The official written norm that developed from Danish through the 19th and 20th centuries has been known under different names, such as det almindelige Bogsprog, Rigsmaal, riksmål etc. It has also been called (somewhat disparagingly) Dano-Norwegian. From 1929 it has officially been known as Bokmål. To avoid confusion, on Wiktionary all forms (even predating 1929) in the Bokmål tradition should be labeled «Bokmål». The term «Riksmål» should be reserved for the norm made by Det Norske Akademi for Sprog og Litteratur.

The official written norm that developed from the work of Ivar Aasen was first known as landsmål, but from 1929 it has officially been known as Nynorsk. To avoid confusion, on Wiktionary all forms (even predating 1929) in the Nynorsk tradition should be labeled «Nynorsk».

Obsolete spellings[edit]

Because of the various spelling reforms, many older spellings are now obsolete. However, they should still be included in Wiktionary.

The pre-1907 written language of the Bokmål tradition was mainly identical to Danish. To the extent that Norwegian-only words were used, they were written using Danish orthography. For pre-1907 Bokmål (Dano-Norwegian) words, Wiktionary uses the following rules:

  • The pre-1907 words that are common with Danish should not have Norwegian entries (they will be found under Danish) Example: kastede.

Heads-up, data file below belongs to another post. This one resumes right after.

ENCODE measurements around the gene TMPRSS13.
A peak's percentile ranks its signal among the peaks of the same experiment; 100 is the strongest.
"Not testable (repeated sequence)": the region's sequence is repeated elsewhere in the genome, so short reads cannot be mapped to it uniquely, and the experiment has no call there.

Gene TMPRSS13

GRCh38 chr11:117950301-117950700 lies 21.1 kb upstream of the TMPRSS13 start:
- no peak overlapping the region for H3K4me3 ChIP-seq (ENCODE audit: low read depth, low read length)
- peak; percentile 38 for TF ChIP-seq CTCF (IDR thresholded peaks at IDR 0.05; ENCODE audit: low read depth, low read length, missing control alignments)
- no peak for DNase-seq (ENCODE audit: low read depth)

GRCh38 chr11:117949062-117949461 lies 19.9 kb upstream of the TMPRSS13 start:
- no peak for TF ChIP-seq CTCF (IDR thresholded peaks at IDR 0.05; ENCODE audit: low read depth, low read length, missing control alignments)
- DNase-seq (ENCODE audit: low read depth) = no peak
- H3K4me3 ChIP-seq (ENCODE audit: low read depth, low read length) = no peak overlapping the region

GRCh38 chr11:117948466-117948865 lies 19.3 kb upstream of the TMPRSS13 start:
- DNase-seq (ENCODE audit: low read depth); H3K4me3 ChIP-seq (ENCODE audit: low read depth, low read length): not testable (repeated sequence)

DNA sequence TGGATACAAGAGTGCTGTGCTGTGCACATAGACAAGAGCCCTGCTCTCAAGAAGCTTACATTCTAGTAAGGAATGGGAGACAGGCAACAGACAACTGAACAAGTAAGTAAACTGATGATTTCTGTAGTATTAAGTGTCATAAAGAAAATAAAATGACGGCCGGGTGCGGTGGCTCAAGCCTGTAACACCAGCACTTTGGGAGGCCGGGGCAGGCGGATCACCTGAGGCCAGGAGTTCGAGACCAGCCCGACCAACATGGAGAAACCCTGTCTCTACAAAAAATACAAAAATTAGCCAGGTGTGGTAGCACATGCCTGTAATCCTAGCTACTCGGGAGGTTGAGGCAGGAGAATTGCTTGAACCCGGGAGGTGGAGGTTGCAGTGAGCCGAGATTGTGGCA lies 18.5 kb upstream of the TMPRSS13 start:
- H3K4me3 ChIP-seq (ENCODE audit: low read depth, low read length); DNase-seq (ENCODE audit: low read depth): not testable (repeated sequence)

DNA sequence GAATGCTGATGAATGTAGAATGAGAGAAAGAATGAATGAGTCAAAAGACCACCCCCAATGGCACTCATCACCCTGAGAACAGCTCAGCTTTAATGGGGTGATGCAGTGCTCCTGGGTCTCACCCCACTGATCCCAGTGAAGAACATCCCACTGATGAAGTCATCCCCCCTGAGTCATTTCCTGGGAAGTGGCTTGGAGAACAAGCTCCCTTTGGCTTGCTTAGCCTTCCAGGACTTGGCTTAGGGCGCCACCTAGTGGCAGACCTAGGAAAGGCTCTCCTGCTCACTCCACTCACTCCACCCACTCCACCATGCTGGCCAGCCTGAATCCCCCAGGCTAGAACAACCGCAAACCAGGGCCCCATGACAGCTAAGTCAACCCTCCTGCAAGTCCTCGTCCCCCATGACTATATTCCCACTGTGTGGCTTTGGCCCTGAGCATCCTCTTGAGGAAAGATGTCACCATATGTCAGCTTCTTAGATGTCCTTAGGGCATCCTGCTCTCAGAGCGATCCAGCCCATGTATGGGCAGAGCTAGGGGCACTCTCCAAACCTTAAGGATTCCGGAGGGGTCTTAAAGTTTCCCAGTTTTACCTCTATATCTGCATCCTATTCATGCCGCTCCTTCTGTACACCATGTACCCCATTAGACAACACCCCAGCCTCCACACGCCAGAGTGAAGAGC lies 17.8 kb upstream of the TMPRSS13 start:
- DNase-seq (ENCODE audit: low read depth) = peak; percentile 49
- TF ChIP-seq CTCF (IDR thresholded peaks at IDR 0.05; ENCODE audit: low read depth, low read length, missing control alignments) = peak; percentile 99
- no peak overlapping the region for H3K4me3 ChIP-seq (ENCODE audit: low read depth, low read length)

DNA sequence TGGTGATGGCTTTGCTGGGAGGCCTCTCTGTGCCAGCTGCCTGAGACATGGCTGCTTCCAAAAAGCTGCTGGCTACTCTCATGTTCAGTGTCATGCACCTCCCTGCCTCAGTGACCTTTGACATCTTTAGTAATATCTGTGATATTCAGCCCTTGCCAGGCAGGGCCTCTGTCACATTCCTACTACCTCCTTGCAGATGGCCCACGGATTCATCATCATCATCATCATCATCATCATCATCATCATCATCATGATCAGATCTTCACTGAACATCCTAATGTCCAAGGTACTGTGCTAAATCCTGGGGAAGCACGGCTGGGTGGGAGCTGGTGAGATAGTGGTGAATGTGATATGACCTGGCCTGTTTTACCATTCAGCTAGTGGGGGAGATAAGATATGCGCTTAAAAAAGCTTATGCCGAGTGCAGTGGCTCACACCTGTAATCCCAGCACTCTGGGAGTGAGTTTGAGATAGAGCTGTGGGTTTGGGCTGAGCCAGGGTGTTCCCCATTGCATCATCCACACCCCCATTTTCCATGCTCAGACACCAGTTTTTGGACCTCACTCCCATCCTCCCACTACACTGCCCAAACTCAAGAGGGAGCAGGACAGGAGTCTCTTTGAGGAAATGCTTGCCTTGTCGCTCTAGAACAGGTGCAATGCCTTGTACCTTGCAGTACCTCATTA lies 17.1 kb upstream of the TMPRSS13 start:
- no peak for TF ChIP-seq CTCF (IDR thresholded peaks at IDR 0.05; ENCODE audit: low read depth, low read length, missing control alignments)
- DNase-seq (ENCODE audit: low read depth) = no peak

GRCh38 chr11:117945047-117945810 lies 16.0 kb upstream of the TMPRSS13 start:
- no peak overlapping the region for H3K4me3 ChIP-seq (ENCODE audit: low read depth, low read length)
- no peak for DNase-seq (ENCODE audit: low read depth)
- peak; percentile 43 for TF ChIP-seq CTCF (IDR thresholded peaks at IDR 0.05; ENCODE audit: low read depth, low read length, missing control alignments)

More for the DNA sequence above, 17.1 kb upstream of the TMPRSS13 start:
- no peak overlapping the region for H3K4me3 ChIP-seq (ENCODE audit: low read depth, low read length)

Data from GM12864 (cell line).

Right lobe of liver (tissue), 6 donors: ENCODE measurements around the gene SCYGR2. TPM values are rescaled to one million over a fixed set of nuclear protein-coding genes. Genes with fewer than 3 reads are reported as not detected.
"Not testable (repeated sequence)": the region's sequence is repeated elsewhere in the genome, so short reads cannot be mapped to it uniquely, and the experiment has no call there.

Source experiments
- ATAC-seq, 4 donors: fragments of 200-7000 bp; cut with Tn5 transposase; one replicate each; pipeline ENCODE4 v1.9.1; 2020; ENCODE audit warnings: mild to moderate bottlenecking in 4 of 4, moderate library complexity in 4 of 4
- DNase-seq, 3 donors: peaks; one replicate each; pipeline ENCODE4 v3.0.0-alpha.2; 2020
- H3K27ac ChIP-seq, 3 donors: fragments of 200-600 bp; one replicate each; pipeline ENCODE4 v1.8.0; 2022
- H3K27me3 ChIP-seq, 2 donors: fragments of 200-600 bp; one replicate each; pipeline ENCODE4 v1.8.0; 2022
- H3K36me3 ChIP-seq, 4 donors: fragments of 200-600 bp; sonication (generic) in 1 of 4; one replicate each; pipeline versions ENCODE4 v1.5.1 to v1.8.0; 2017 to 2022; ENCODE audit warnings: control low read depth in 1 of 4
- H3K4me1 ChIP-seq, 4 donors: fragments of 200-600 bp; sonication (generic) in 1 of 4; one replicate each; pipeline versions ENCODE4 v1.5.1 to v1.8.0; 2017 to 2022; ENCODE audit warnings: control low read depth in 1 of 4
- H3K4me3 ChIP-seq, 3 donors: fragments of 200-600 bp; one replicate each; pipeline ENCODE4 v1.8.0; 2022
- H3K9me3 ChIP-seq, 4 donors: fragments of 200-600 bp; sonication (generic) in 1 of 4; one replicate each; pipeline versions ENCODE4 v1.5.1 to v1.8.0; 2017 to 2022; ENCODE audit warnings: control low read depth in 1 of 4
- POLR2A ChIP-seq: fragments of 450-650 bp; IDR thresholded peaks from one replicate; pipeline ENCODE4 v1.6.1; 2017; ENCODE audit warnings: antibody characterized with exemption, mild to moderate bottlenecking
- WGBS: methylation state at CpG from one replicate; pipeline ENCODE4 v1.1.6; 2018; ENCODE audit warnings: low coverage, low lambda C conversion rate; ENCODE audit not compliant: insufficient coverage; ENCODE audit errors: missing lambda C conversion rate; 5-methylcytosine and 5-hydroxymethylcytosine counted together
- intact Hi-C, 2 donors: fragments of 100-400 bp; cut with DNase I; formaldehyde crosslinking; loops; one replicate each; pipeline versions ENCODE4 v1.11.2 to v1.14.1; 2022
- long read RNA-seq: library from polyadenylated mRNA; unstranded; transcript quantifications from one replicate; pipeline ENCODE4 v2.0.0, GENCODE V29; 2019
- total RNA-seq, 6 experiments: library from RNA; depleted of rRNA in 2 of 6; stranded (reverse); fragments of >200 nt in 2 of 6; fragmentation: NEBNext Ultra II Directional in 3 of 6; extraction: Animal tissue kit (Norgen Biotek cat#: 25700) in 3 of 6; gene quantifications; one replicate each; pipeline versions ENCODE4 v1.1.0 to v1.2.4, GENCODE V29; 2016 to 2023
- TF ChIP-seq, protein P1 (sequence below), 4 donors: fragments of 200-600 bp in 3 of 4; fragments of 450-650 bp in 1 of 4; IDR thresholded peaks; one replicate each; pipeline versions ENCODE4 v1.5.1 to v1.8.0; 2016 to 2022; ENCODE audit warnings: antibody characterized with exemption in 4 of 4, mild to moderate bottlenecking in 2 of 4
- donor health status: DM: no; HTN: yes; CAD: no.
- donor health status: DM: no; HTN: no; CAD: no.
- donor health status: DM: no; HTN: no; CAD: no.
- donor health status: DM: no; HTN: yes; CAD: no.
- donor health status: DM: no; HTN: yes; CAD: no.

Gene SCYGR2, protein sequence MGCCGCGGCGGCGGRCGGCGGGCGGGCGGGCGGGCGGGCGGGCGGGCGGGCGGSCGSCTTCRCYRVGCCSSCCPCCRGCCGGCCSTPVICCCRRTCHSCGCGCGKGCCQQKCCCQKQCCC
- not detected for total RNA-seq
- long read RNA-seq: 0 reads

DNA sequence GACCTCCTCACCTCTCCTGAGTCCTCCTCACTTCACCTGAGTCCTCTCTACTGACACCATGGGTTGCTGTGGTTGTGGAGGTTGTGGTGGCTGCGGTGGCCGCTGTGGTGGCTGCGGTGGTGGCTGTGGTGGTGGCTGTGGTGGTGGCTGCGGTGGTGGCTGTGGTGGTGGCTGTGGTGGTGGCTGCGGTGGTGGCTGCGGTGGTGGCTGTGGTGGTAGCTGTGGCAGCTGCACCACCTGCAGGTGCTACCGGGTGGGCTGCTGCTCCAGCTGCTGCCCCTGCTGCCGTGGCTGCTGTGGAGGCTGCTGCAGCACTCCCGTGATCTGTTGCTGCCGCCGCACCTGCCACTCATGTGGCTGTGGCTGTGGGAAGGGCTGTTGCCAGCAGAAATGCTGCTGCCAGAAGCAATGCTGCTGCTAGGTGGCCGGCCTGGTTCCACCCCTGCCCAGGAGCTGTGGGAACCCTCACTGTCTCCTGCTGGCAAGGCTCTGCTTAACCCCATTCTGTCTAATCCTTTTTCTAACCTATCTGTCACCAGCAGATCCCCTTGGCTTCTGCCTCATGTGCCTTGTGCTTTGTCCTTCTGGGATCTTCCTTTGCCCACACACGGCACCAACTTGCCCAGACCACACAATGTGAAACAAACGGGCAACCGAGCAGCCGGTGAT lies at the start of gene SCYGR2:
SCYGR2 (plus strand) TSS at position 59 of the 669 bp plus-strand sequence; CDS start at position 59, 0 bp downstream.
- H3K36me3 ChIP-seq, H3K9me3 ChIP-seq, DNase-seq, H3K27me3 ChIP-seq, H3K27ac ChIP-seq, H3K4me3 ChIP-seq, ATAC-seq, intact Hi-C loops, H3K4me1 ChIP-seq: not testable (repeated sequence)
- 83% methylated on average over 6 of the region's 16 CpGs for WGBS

• Dano-Norwegian words that are not common with Danish should have their own Norwegian entries. They should be labeled as obsolete Bokmål spellings, and have a link to the modern spelling. Example: Sæter should link to seter, and høi should have a link to høy.

Obsolete words of the Nynorsk tradition, and obsolete words of the post-1907 Bokmål tradition should be labeled as obsolete spellings, and have a link to the corresponding modern spelling. Example: graata should have a link to gråta.

Example: høi (Bokmål)

  1. Obsolete spelling of høy



  • Bokmålsordboka and Nynorskordboka: Searchable dictionaries (Bokmålsordboka and Nynorskordboka) maintained by the University of Bergen and the Norwegian Language Council (Norwegian-Norwegian, Bokmål and Nynorsk). Also useful for etymology. Use the templates {{R:The Bokmål Dictionary}} and {{R:The Nynorsk Dictionary}} when referencing.
  • Ordnett: Serarchable edition of Kunnskapsforlagets Norsk ordbok (Norwegian-Norwegian, Bokmål). Use the template {{R:Ordnett}} when referencing.
  • Riksmålsordlisten: Riksmålsforbundet's searchable word list. (Norwegian-Norwegian, Riksmål). Useful for Riksmål forms.
  • Nynorskkorpuset: Searchable corpus of the unfinished Norsk Ordbok 2014 (Nynorsk). Gives example sentences from literature and media.
  • Ordbog over det norske Folkesprog (Google Books): Ivar Aasen's Ordbog over det norske Folkesprog (1850, Dictionary of the Norwegian Popular Language). (Norwegian-Danish, contains older Landsmål and dialect forms). Use the template {{R:Aasen}} when referencing.
  • Norsk Ordbog: Hans Ross' Norsk Ordbog (1895) (Norwegian-Danish, contains older Landsmål and dialect forms). Use the template {{R:Ross}} when referencing.
  • A Dictionary of the English and Dano-Norwegian Languages (vol. 1, vol. 2) (English-Dano-Norwegian). Obsolete, use with care.


  • Falk, Hjalmar and Torp, Alf: Etymologisk ordbog over det norske og det danske sprog. 1st edition 1903–1906. New editions by Bjørn Ringstrøms antikvariat 1991– (Etymological dictionary). Use the template {{R:Falk&Torp}} when referencing.
  • Bjorvand, Harald and Lindeman, Fredrik Otto: Våre arveord. Novus, 2000. (Etymological dictionary)

See also[edit]